Most emerging and advanced equities markets traded in the negative as the race for the presidency of United States of America (USA) narrowed to a slim margin between the former Secretary of State Hillary Clinton and real estate billionaire Donald Trump.
With large foreign portfolio participation, around an average of 45 per cent, Nigerian stock market struggled with the global anxiety over the possible change of the government in the world’s most powerful country and domestic worries over tough macroeconomic environment and resultant weak corporate earnings.
Nigerian equities lost approximately N108 billion with average week-on-week decline of 1.15 per cent as third-quarter earnings by most companies at the stock market failed to excite investors into a sustained rally. A mid-week losing streak continued till the weekend. But the weekend listing of additional shares by Lafarge Africa moderated the net decline in aggregate market value of all quoted equities to N87 billion.
Most price changes at the Nigerian Stock Exchange (NSE) remained on the downside and a marked shift from large-cap stocks to low-priced, penny stocks further depressed the overall market situation, which is highly susceptible to losses by a handful of large-cap stocks.
The All Share Index (ASI), the benchmark index that tracks prices at the NSE and doubles as Nigeria’s sovereign equities index, declined from its week’s opening index of 27,294.21 points to close the week at 26,981.60 points, representing average weekly decline of 1.15 per cent. Aggregate market value of all quoted equities on the NSE also dropped from the week’s value-on-board of N9.375 trillion to close at N9.288 trillion.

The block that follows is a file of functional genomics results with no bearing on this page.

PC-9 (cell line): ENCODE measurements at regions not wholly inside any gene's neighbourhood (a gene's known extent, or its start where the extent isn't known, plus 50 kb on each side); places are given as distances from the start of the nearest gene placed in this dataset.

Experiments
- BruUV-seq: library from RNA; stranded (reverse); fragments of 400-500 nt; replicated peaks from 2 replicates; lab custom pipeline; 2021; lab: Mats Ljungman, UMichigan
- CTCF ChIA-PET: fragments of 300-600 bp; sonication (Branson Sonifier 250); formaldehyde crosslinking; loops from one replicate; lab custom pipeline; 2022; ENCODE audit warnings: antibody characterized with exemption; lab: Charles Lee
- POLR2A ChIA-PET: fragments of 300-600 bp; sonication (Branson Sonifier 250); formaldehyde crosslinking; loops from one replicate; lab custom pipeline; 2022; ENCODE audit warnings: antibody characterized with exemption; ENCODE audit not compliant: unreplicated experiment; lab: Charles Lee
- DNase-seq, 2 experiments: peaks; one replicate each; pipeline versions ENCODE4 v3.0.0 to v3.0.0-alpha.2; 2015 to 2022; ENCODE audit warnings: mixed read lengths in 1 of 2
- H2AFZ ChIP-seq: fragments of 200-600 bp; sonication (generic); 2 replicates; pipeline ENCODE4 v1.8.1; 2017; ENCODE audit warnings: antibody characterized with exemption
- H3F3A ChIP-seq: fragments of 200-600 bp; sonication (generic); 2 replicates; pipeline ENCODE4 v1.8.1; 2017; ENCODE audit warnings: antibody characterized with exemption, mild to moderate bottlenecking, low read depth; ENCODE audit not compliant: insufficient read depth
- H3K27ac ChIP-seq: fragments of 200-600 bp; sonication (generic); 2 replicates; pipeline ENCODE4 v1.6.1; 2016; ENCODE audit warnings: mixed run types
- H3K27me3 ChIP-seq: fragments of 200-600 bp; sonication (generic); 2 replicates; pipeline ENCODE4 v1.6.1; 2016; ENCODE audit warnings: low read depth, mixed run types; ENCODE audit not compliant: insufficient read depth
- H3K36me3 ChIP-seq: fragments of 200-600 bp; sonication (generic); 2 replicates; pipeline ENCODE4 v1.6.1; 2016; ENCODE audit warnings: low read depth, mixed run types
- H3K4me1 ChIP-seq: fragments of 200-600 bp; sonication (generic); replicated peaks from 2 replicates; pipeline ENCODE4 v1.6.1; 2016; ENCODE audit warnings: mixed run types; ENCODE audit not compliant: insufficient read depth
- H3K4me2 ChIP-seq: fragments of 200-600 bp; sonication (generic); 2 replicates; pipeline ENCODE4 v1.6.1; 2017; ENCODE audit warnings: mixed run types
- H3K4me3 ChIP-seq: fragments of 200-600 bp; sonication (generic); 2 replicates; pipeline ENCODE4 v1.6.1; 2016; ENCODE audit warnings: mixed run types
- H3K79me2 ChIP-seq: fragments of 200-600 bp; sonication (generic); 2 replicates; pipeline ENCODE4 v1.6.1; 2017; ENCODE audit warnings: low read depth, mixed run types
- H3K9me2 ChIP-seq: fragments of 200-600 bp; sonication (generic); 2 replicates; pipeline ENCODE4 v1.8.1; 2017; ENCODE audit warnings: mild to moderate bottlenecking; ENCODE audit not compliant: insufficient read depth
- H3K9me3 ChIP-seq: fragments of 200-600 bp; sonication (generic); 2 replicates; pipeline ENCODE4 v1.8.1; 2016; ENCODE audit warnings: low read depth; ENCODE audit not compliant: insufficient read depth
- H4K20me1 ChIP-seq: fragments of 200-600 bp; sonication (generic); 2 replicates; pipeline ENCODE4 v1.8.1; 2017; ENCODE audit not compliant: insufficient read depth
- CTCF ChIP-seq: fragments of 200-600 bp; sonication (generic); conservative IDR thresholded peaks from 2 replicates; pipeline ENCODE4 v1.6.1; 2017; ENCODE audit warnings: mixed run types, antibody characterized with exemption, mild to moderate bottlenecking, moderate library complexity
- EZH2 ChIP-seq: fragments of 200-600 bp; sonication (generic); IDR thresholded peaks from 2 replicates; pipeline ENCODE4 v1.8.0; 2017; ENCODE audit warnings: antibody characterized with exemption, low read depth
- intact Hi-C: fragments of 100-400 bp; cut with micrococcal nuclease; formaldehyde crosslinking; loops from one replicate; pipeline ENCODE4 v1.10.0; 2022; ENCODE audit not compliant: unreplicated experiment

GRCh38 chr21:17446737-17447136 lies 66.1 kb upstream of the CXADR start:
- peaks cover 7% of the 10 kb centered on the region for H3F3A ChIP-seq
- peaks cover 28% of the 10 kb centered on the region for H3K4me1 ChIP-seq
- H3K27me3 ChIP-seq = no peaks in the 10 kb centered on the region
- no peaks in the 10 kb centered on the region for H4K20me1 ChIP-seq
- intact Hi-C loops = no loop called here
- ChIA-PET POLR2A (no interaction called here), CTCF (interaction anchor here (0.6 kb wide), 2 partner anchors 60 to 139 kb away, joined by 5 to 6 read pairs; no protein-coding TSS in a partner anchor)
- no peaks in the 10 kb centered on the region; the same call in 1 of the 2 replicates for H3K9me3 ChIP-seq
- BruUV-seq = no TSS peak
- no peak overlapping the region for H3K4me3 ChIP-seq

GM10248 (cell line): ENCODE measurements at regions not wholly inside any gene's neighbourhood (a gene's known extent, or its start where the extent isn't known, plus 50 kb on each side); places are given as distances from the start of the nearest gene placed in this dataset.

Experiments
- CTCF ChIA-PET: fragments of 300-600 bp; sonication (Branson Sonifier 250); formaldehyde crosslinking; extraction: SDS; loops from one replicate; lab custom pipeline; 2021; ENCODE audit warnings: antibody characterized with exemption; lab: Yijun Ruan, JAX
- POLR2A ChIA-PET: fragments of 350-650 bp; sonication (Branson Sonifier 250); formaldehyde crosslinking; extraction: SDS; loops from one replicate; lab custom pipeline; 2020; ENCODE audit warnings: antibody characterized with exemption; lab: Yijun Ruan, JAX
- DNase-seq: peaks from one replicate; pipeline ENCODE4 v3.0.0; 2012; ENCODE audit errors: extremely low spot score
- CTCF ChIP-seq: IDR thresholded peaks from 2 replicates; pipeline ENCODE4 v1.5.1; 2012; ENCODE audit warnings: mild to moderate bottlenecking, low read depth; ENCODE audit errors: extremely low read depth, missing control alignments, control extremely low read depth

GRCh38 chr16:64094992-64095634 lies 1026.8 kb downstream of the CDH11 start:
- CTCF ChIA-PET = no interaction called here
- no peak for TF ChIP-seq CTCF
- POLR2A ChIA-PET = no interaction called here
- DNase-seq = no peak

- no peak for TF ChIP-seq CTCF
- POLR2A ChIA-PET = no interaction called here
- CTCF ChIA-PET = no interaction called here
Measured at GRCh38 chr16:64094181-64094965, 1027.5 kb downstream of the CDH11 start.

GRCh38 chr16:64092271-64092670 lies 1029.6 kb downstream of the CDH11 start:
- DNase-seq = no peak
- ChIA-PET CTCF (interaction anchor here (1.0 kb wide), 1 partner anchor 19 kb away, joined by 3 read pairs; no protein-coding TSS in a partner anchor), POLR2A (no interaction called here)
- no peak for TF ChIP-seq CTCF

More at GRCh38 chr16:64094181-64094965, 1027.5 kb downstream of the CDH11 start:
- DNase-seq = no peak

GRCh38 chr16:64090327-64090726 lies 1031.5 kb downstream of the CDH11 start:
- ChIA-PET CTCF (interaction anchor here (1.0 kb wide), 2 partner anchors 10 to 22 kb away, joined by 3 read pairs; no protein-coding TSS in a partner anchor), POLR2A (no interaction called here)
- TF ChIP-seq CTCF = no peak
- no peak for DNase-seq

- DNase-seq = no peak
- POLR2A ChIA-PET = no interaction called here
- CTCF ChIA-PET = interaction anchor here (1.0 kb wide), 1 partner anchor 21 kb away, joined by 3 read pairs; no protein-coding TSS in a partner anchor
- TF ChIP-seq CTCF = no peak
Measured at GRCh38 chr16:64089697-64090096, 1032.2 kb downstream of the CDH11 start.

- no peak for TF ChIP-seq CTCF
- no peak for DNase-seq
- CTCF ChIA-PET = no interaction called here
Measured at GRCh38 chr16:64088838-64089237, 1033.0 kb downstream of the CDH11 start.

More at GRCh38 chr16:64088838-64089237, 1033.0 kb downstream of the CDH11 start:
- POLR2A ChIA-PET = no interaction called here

Most sectoral indices at the stock market showed widespread selling pressure as investors continued to react to weak macroeconomic and corporate data as well as global uncertainties over the shift in US governance to Republican Party. The NSE 30 Index, which tracks the 30 most capitalised stocks, declined by 1.27 per cent. The NSE Banking Index dropped by 3.22 per cent.
The NSE Consumer Goods Index declined by 0.27 per cent. The NSE Oil and Gas Index depreciated by 3.99 per cent while the NSE Pension Index slipped by 1.13 per cent. However, the NSE Insurance Index appreciated by 1.29 per cent while the NSE Industrial Goods Index rose by 2.98 per cent.
There were 24 gainers against 37 losers last week as against 21 gainers and 41 losers in the previous week. A total of 120 stocks remained unchanged, almost on the range of 118 stocks recorded in the previous week. Oando led the losers with a drop of 16.7 per cent to close at N4.33. University Press declined by 15.1 per cent to close at N3.89. UACN Property Development Company dropped by 13.9 per cent to close at N2.80. Ashaka Cement depreciated by 9.7 per cent to N11.07 while DN Meyer declined by 8.8 per cent to close at 83 kobo per share.
On the positive side, Learn Africa recorded the highest gain of 23.4 per cent to close at 79 kobo. Airline Services and Logistics followed with a gain of 15.5 per cent to close at N2.54. Okomu Oil Palm rose by 14.6 per cent to close at N47. MRS Oil Nigeria appreciated by 13.8 per cent to close at N45.51 while Dangote Flour Mills rose by 11.7 per cent to close at N3.92 per share.